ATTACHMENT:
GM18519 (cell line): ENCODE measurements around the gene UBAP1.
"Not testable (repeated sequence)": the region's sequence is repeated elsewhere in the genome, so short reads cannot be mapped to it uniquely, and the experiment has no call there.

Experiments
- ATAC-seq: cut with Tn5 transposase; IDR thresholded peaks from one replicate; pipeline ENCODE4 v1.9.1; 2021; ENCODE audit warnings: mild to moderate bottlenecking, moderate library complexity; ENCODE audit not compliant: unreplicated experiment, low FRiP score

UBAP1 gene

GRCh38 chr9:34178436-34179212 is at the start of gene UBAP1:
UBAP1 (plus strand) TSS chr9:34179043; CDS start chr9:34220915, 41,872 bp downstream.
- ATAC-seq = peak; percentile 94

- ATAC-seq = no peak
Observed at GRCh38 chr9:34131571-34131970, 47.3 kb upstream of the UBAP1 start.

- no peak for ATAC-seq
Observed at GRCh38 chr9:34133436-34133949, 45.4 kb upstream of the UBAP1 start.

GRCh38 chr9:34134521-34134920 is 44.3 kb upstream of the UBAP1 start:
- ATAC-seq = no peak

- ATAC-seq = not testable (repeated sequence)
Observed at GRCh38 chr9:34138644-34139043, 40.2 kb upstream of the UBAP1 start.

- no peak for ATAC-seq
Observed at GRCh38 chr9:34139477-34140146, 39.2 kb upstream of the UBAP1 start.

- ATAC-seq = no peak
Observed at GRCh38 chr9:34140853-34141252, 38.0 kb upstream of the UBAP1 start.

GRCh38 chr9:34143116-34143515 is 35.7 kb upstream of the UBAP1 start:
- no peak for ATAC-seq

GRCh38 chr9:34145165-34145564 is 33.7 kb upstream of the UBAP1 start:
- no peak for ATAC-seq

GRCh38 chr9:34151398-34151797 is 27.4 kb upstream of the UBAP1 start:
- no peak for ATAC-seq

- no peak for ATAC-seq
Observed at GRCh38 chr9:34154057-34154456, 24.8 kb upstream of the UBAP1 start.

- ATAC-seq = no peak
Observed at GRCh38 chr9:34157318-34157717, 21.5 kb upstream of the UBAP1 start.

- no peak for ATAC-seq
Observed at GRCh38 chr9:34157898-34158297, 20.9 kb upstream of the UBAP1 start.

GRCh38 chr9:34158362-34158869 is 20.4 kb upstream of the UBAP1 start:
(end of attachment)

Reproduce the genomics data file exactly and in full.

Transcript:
GM18519 (cell line): ENCODE measurements around the gene UBAP1.
"Not testable (repeated sequence)": the region's sequence is repeated elsewhere in the genome, so short reads cannot be mapped to it uniquely, and the experiment has no call there.

Experiments
- ATAC-seq: cut with Tn5 transposase; IDR thresholded peaks from one replicate; pipeline ENCODE4 v1.9.1; 2021; ENCODE audit warnings: mild to moderate bottlenecking, moderate library complexity; ENCODE audit not compliant: unreplicated experiment, low FRiP score

UBAP1 gene

GRCh38 chr9:34178436-34179212 is at the start of gene UBAP1:
UBAP1 (plus strand) TSS chr9:34179043; CDS start chr9:34220915, 41,872 bp downstream.
- ATAC-seq = peak; percentile 94

- ATAC-seq = no peak
Observed at GRCh38 chr9:34131571-34131970, 47.3 kb upstream of the UBAP1 start.

- no peak for ATAC-seq
Observed at GRCh38 chr9:34133436-34133949, 45.4 kb upstream of the UBAP1 start.

GRCh38 chr9:34134521-34134920 is 44.3 kb upstream of the UBAP1 start:
- ATAC-seq = no peak

- ATAC-seq = not testable (repeated sequence)
Observed at GRCh38 chr9:34138644-34139043, 40.2 kb upstream of the UBAP1 start.

- no peak for ATAC-seq
Observed at GRCh38 chr9:34139477-34140146, 39.2 kb upstream of the UBAP1 start.

- ATAC-seq = no peak
Observed at GRCh38 chr9:34140853-34141252, 38.0 kb upstream of the UBAP1 start.

GRCh38 chr9:34143116-34143515 is 35.7 kb upstream of the UBAP1 start:
- no peak for ATAC-seq

GRCh38 chr9:34145165-34145564 is 33.7 kb upstream of the UBAP1 start:
- no peak for ATAC-seq

GRCh38 chr9:34151398-34151797 is 27.4 kb upstream of the UBAP1 start:
- no peak for ATAC-seq

- no peak for ATAC-seq
Observed at GRCh38 chr9:34154057-34154456, 24.8 kb upstream of the UBAP1 start.

- ATAC-seq = no peak
Observed at GRCh38 chr9:34157318-34157717, 21.5 kb upstream of the UBAP1 start.

- no peak for ATAC-seq
Observed at GRCh38 chr9:34157898-34158297, 20.9 kb upstream of the UBAP1 start.

GRCh38 chr9:34158362-34158869 is 20.4 kb upstream of the UBAP1 start: